ABOVE: Gunsmiths working on 12 gauge AK variants. Usually these are kept select-fire.
In his 1922 book, Story of the North West Frontier Province, author JM Ewart writes: “That gap in the low hills (south of Peshawar city) marks the Kohat Pass, which really has a better claim to being a historic highway of invasion than the Khyber itself. By it, across a neck of Afridi country, runs the Frontier Road to Kohat and Bannu, to Dera Ismail Khan and Razmak. The villages of the pass are famed for a strange industry — the manufacture entirely by hand of rifles and ammunitions, especially rifles, to the eye so like the products of European arsenals as to deceive all but experts. For these, since they are comparatively cheap and serviceable, there is a ready sale all along the border.”
Going by what Ewart wrote, it seems that Darra Adam Khel’s armament industry and black market was well-established and well-known even a century ago. In 1920, there was no centralized market, but scattered units located away from the main highway which passes through the region. It was only after independence that a market, in the true sense of the word, emerged.
No one, however, knows about when arms manufacturing in Darra actually started, but it is claimed that it was established by Hindustani karegaran who came to Darra, most likely from Punjab. The local people not only provided them with shelter but also allowed them to set up workshops. For themselves, the locals chose the more profitable and far easier job of becoming arms dealers and to this day, 99 per cent of the gunsmiths are non-locals but almost 100 per cent of arms dealers and shopkeepers are locals who enjoy a complete monopoly over the trade.
But why did some people, who were very skilled gunsmiths, come to this far flung part of the subcontinent? Locals claim that the first gunsmith who came to Darra Adam Khel was in fact a deserter from the British Army, possibly around the time of the 1857 rebellion, who came to Akhor village where he was accorded a red carpet welcome. The tribesmen of those days, much like the tribesmen of today, loved their guns and were delighted to have at their disposal the skills of this British gunsmith. Even in the lawless tribal areas, the law of demand and supply remains inviolable, and Darra became a famous weapons manufacturing center within the short span of a few years.
The British called the guns produced by these Hindustanis the ‘passmade’ guns while in his book The Way of the Pathans James Pain refers to them as ‘Afridi’ guns.
Today, most of the local people prefer imported arms for their superior quality, but if you have a tight budget, it’s advisable to find one of the skilled gunsmiths of Darra and get a gun made on order.
“If you want a hand gun for self defense then you should purchase a TT pistol from Malang, who is a very skilled gunsmith,” one of my friends from Mattani told me. “But you have to wait for at least two months because the man already has hundreds of orders.” He added that if I wanted something fancier, then I should look up Nawabzada Ustad, who is known for producing exact copies of the world-famed and highly prized Holland & Holland double barrel shotguns. “But his gun would cost you Rs200,000 a piece and you have to wait for at least three months,” he cautioned. (Editor’s note: That would be $2000 USD, or €1500).
Now equipped with all this advice I headed to Darra Adam Khel. Every vehicle had to undergo strict checking by Frontier Corps personnel and because of the lengthy question and answer session, there was a long line of vehicles at the very first entry point just outside Darra. Once I got there, I was met with disappointment.
“Boy, do you want a gun for hunting? Well, Nawabzada is no longer here. As you know he is from Mardan and he has now established a shop in Mardan.” These were the remarks of an old man who introduced himself as Shah Jehan Ustad inside the Malik Market of Darra. Seeing my disappointment, but obviously excited by the prospect of finding a customer, he went on to interrogate me every bit as forcefully as the FC had.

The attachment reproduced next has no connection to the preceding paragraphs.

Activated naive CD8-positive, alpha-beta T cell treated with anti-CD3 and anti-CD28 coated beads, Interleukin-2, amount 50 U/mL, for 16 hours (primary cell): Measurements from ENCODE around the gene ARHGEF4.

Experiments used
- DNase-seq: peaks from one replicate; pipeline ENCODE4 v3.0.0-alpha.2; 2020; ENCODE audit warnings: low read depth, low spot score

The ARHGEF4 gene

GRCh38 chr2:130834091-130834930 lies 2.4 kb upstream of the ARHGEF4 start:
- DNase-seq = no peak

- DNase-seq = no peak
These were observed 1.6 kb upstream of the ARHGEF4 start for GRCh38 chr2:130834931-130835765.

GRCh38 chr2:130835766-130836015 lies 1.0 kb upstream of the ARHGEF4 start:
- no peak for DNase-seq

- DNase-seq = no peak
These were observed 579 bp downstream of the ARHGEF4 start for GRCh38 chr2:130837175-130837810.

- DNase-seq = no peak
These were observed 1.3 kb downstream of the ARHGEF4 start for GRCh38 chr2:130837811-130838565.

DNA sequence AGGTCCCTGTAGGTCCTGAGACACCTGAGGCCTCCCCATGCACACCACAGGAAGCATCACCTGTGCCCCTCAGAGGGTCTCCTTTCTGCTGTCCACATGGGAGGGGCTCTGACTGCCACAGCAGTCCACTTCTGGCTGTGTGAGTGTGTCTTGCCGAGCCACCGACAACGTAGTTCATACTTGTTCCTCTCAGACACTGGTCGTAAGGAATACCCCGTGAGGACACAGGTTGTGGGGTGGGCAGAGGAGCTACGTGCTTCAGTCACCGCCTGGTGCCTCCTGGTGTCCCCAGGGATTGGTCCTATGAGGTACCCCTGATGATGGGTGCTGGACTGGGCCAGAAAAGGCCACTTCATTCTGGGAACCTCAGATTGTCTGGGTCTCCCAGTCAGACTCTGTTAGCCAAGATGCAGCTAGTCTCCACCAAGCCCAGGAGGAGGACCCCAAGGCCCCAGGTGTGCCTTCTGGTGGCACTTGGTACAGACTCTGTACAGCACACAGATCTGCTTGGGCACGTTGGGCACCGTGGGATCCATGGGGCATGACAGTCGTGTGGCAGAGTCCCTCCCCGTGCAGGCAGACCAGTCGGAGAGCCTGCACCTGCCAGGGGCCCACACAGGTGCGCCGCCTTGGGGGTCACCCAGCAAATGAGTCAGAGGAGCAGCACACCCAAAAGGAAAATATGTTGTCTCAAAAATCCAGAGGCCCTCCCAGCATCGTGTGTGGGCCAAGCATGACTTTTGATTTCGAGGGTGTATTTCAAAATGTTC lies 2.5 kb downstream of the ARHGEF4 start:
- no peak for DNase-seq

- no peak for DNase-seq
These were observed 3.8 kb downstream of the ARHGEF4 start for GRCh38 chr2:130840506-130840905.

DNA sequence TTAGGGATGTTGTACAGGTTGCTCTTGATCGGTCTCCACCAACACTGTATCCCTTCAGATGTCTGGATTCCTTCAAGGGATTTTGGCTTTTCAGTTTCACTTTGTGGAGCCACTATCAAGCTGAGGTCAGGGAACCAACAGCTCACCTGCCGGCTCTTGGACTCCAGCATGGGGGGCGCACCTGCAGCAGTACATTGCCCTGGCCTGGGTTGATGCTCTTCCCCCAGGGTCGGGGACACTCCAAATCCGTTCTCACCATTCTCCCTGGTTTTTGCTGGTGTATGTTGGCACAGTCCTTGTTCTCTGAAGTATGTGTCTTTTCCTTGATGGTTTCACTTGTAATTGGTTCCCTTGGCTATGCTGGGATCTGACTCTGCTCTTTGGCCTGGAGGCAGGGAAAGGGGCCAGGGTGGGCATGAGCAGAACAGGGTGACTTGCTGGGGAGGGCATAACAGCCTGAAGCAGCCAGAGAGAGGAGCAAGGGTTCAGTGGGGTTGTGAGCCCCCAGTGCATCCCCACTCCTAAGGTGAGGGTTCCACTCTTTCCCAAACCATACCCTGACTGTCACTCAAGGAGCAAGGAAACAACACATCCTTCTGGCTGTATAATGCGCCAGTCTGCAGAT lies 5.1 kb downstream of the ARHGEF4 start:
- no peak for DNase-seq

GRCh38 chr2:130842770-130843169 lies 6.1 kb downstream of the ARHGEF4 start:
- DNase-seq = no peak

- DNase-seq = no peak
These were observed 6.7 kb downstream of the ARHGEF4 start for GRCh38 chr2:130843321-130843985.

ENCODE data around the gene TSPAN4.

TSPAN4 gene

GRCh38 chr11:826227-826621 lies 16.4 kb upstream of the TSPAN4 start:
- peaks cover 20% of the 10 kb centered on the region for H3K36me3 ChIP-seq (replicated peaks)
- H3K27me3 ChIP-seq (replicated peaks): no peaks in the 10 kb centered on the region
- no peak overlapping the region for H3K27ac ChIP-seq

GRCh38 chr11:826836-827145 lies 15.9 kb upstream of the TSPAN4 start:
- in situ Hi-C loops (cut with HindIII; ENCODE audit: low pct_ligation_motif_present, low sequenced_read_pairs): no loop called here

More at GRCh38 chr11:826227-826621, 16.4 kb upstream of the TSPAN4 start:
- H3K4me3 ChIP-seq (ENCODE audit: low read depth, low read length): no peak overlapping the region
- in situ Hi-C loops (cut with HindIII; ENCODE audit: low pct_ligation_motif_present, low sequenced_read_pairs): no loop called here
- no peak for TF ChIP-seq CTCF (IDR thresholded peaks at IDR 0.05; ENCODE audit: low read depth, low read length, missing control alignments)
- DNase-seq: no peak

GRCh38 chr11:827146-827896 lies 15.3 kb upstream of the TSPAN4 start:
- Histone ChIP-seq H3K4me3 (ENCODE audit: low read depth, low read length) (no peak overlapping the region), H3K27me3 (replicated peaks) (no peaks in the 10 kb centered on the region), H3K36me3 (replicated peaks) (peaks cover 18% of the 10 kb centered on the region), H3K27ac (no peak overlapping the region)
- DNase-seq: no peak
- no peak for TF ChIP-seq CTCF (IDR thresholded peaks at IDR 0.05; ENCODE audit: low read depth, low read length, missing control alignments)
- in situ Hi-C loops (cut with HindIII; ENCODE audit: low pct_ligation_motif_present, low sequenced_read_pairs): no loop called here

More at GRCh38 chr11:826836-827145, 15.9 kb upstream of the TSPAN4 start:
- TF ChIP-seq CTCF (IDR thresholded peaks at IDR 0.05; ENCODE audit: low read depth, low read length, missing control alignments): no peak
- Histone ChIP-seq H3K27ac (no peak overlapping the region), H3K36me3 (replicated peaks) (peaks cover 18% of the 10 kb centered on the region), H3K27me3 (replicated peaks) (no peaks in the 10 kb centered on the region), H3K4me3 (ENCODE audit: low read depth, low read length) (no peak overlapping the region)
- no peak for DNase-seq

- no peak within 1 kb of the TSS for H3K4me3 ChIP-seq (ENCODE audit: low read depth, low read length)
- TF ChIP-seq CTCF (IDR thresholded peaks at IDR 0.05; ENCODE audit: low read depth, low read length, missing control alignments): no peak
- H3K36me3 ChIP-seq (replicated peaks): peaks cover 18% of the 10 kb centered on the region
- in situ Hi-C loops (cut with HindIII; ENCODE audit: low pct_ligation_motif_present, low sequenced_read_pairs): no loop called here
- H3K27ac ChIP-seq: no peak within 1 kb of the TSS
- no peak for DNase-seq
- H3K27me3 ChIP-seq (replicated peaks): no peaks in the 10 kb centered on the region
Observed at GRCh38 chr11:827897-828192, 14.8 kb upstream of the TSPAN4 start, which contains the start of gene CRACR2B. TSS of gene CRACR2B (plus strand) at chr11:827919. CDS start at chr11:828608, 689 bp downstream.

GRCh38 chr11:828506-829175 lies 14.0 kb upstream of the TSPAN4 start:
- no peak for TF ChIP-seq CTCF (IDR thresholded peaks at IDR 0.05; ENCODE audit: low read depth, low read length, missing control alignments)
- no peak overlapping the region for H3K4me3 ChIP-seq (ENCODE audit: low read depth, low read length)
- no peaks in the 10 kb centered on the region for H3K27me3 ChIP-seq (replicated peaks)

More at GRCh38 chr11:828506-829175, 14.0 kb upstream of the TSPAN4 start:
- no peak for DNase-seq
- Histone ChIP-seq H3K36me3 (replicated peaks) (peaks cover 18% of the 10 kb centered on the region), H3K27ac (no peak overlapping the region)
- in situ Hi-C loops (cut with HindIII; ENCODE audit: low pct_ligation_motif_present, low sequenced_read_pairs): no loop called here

“Do you have a large salary? How much do you make? Not everyone can afford Nawabzada’s guns, you know. They are excellent but very expensive.”
As he spoke, he quickly offered me a chair and sat me down, telling me that the famous Nawabzada had left Darra for good after the 2007 military operation when the entire market was forced to close down for almost a year. Many of the gunsmiths had to relocate. While Nawabzada still owns his old shop in Malik Market, the shutters are down permanently.
“You know I have worked here since 1965, when I came here all the way from Mardan as a teenager. Nawab’s father was my cousin and he was the first man who copied the world famous double barreled Holland & Holland shotguns. He transferred his skill to his two sons who have now left Darra for good,” claimed Shah Jehan.
This old man and all his family, including his son and first and second cousins, produced only double barrel shotguns. “I’ve made these guns from day one, but these are hard times for me. Only enthusiasts or very rich people buy these guns which cost at least Rs50,000 a piece at minimum.” He went on to complain that he barely managed to sell one gun a month as there was also stiff competition in the market.
“Pakistan is a small market and my quality is not of international standard. We use locally produced steel which is not really of weapon grade. We also lack technical knowhow so our guns are not that durable despite the fact that Darra’s weapon-making units are as old as the Holland & Holland company itself,” he said with a mixture of pride and regret.
It was strange for me to learn that there are over 2,500 skilled gunsmiths, originally hailing from the Attock district of Punjab, who have worked in Darra for generations, while another prominent gunsmith community hails from Azakhel, Nowshera. Contrary to popular belief, only about one per cent of the gunsmiths are locals. The people from Attock speak excellent Pashto, albeit with a Peshawari accent, and are considered to be among the most skilled of gunsmiths.
“I came to Darra in my childhood as one of our neighbors was already working here. I earn around Rs20,000 a month by coloring (browning) the guns but other people from Punjab make guns and work in different factories in Darra,” said Saadullah, a resident of Attock.
We met a local gunsmith, Farid Shah from Zarghoon Khel, Darra. This man has a workshop set inside his small shop and has a single helper. “I produce Kalashnikov (AK-47) rifles and 12 gauge shotgun rifles in the Kalashnikov design,” said Farid Shah.